Under The Elm Tree – Episode 06

YOU’VE found him! You’ve found Dusty!” The little girl squealed in delight. “I was playing with him in the garden,” she explained seriously, her voice lisping slightly. “Then I went indoors to get his furry mouse because it’s his favourite toy, and when I came back out, he’d gone.”

Ella crossed the damp, overgrown lawn to the privet hedge that divided the two gardens of the semi-detached cottages, and looked down at the little girl on the opposite side.

“I gather he’s yours, then, is he?” Ella untangled the sleepy kitten’s claws from her lapel, and held him out. Soon he was purring just as contentedly beneath the little girl’s chin.

The little girl nodded as she continued to stare at Ella.

“Daddy said that Mrs Bloomfield died.” A breeze blew her hair across her face. She shifted the kitten and, with her free hand, tucked the wayward strands behind her ears.

Ella guessed her little neighbour to be about six.

“Yes, she did,” she said gently.

“How old was she? She had lots of wrinkles.”

“She was ninety.”

“Ninety! That’s very old. What was her name? I always had to call her Mrs Bloomfield, but I know everybody has another name. Mine’s Cathie.”

Ella couldn’t help smiling at the child’s curious questions.

“Well, it’s very nice to meet you, Cathie,” she replied. “My grandmother’s name was Kitty, and I’m Ella.” Suddenly, it was pleasant to be standing in the winter sunshine, talking over the hedge. It must have been like this years ago, she thought, in Gran’s time, when people didn’t fill up their lives quite so much.

“I live here with my daddy,” Cathie continued, resuming her stroking of Dusty the kitten.

“Do you? That’s nice.” Ella recalled what her grandmother had told her when her neighbours had moved in a year ago. The couple had married when they were very young, she’d said, and when they’d realised they wanted different things, Joe had taken it very badly. Now they were divorced. Ella had seen Cathie from a distance a couple of time when she’d visited, but this was the first time she’d met her.

“My mummy lives in Farchester,” Cathie continued. “I stay with her at weekends.”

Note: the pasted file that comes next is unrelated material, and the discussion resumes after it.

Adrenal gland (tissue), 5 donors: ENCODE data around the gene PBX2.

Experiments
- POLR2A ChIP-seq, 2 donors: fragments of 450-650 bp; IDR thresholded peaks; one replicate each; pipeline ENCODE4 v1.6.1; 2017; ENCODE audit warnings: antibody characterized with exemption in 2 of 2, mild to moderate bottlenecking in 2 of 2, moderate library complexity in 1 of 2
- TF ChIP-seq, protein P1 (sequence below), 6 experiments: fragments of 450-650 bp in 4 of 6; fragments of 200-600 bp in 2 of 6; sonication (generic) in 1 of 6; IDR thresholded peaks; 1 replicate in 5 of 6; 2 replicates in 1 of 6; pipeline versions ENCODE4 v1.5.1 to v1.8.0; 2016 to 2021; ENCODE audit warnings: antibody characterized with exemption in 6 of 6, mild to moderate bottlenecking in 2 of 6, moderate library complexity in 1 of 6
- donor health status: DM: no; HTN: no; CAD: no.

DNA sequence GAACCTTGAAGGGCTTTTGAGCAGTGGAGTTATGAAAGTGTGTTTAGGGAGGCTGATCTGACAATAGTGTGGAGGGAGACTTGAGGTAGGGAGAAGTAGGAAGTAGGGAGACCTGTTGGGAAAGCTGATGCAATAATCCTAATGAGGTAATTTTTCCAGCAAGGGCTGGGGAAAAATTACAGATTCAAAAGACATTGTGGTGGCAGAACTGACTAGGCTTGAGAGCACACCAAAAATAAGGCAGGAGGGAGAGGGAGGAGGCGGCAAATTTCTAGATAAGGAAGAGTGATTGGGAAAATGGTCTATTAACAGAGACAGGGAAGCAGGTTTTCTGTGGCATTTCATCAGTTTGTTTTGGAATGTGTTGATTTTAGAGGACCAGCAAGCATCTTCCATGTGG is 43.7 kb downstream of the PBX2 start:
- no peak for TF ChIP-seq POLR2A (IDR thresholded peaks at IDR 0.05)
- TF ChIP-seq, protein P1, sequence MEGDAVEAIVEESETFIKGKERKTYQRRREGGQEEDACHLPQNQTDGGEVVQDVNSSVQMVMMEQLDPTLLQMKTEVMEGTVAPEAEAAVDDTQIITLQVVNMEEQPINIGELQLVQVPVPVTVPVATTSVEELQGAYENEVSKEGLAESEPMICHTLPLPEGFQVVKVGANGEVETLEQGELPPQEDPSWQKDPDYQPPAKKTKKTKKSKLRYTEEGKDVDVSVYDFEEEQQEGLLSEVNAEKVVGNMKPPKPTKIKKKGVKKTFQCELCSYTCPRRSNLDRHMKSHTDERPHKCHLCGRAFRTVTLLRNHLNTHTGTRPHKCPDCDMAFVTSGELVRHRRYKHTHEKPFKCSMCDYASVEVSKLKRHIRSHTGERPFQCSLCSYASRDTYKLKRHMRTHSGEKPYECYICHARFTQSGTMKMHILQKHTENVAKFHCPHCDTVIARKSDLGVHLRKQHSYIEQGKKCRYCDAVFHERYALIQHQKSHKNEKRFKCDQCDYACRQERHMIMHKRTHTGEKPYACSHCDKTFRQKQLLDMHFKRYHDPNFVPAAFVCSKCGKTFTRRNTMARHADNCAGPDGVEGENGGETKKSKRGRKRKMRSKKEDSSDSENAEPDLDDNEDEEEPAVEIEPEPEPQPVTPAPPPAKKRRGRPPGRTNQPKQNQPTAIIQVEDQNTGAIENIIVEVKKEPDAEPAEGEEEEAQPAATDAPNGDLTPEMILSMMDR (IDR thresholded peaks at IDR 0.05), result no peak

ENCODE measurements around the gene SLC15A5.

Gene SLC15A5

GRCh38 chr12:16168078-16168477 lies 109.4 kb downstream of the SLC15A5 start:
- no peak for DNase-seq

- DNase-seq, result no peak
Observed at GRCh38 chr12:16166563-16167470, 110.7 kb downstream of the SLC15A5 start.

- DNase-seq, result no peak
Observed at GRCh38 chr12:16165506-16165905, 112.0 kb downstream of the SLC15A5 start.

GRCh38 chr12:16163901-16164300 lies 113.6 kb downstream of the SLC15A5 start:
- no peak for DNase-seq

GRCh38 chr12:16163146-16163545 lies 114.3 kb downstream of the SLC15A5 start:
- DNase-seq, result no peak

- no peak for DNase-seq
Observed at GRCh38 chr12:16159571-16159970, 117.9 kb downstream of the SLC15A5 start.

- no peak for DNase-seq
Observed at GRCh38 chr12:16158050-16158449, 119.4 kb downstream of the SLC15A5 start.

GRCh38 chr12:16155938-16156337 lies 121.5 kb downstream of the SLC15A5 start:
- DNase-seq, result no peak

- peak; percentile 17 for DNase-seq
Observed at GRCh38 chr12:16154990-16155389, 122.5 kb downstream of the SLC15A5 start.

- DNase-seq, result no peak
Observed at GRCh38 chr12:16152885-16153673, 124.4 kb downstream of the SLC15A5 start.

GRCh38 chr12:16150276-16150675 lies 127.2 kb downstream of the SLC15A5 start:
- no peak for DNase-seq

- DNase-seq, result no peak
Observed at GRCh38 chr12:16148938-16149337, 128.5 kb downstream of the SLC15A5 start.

Ella smiled, and opened her mouth to reply, but was interrupted by a deep voice calling from the cottage next door.

“Cathie? Time for lunch!”

The words were immediately followed by the appearance of a tall, broad-shouldered man on the doorstep. Ella guessed him to be in his late twenties. His hair was darker than his daughter’s, with an auburn sheen that reminded her of newly split chestnuts, and he was dressed casually in jeans and a sweatshirt. In different circumstances, Ella would have had to admit to herself that he was gorgeous. But she was in a painful place at the moment, and had no time for such things.

“Hello,” she called out in what she hoped was a neighbourly fashion.

The man nodded curtly, motioning for Cathie to follow him in.

Ella flushed with annoyance. He could at least have introduced himself. After all, she’d made an effort, hadn’t she? She turned away, and went back into the house. If that was the way he wanted it, then fine. She wasn’t going to waste her precious time worrying about it.

Collecting a roll of black plastic sacks, she ran up the creaky wooden stairs. She’d make a start on the clearing out.

“No time like the present,” she told herself, using one of her gran’s old sayings. Taking a deep breath, she pushed open the door of her grandmother’s bedroom. The sooner this bit was done, the better.

Inside, the half-drawn curtains gave the room a dim, slightly gloomy air. She strode to the window and pulled them back firmly. Then she tore off three sacks from the roll, and laid them out on the stripped bed.

“One for the charity shop,” she murmured, “one for things to be thrown away, and one for things Mum will need to see.”

It didn’t take long to clear the dressing-table. Then she did the tall-boy and the bedside table before turning her attention to the wardrobe and the drawers. Soon the bags were bulging. What next?

Her gaze alighted upon the leather-bound trunk that stood at the bottom of the bed. It had been there for as long as she could remember. She traced her hand across its leather surface, remembering how she had liked the smooth feel of it as a child, before letting her fingers slip down to the clasp. It was fastened, of course. Her gran had always kept it locked, even though as far as Ella knew, she’d only ever used it for sheets and blankets. She kneeled down on the rug beside it, and gave it a tug. It was no good, it wouldn’t budge.

Alan Spink

Alan is a member of the “Friend” Fiction Team. He enjoys working closely with writers and being part of the creative process, which sees storytelling ideas come to fruition. A keen reader, he also writes fiction and enjoys watching football and movies in his spare time. His one tip to new writers is “write from your imagination”.